I agree with the comments about being visible and predictable. Also, know the laws and ordinances where you are riding and try to follow them. IMO, most of the anti cyclist sentiment is caused by team strip wearing middle of road riding "racers" or by tight pants wearing tattooed hipster messenger wannnabes. I think drivers are more courteous when they see a relatively normally dressed individual on a  bike with racks and bags. Maybe that's just my bike touring snobbery shining through  :D

Routes / Re: The Western Southern Tier in the Winter (January-Feb)
« on: January 06, 2013, 12:39:51 pm »
I rode through Death Valley in February a few years ago and the weather was fantastic. We rode from Midland, TX to Big Bend and up to Austin in February one year too and the weather was fine, even though a little cold at night and it snowed the day I got to Austin. If you have time a detour to Big Bend is worthwhile although there was snow on the ground in Terlingua Ghost Town a few days ago.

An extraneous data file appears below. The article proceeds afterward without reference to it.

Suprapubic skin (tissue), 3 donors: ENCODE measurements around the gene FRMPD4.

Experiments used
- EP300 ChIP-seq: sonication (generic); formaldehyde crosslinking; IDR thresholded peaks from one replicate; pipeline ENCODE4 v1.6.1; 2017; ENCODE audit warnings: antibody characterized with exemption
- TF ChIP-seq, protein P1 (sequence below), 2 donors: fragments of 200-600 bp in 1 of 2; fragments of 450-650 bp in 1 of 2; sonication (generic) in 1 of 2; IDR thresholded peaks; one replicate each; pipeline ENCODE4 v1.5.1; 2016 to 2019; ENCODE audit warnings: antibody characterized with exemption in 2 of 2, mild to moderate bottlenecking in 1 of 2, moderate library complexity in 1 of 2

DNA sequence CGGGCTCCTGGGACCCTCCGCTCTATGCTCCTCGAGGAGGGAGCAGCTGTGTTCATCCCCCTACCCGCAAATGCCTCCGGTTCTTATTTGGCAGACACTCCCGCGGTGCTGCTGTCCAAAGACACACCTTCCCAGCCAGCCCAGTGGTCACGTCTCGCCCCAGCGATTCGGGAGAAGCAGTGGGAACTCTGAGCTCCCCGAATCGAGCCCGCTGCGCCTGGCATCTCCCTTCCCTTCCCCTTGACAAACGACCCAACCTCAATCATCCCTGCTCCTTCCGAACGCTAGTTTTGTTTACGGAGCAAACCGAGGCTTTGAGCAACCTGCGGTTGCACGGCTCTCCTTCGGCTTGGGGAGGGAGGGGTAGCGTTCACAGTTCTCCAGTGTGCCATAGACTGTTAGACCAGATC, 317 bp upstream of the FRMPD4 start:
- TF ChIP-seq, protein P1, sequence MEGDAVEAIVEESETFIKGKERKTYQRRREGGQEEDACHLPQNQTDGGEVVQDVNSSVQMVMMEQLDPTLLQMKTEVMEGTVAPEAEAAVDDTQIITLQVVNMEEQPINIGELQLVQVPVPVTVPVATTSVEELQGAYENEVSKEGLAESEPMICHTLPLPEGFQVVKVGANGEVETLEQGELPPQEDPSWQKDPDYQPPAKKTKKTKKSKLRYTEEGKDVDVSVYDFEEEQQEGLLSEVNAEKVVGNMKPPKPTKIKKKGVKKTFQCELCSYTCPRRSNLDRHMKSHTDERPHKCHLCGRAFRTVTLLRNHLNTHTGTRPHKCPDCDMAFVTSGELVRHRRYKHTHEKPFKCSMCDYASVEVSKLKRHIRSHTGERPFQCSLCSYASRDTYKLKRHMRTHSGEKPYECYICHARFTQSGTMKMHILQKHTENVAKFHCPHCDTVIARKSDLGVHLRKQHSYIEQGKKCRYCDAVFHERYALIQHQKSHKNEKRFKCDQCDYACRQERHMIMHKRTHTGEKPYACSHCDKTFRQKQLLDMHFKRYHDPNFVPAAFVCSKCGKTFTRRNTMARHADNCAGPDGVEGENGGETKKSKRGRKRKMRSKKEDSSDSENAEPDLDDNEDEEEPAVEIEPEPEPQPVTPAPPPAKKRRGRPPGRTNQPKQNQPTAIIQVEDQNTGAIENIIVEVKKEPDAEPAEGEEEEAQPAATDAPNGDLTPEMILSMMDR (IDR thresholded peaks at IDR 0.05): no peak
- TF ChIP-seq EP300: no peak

I think AZ and NM might be the sketchiest for winter. If it was me I would get on Amtrack's Sunset Limited at Yuma or Phoenix, AZ  and ride it to Alpine, TX then ride down to Big Bend and back up to Marfa to continue to Austin. In fact that sounds really fun!

General Discussion / Re: Need advice - NJ
« on: January 06, 2013, 12:21:03 pm »
Hi cmtbiz,

Welcome to bicycle travel and Adventure Cycling!

I'm not sure where in NJ you are but you might want to take a peek at these two Bikeovernights in NJ for inspiration:

The only mapped routing we have in New Jersey is the Atlantic Coast Route, Section 2:

Hope this helps get you going.


ACA's Bike Overnight is a great site. An overnight trip can be good practice. You can learn how to pack, what to take and how the bike handles and get it all sorted before going on a longer trip. And overnight trips can be excellent escapes to recharge the mental batteries!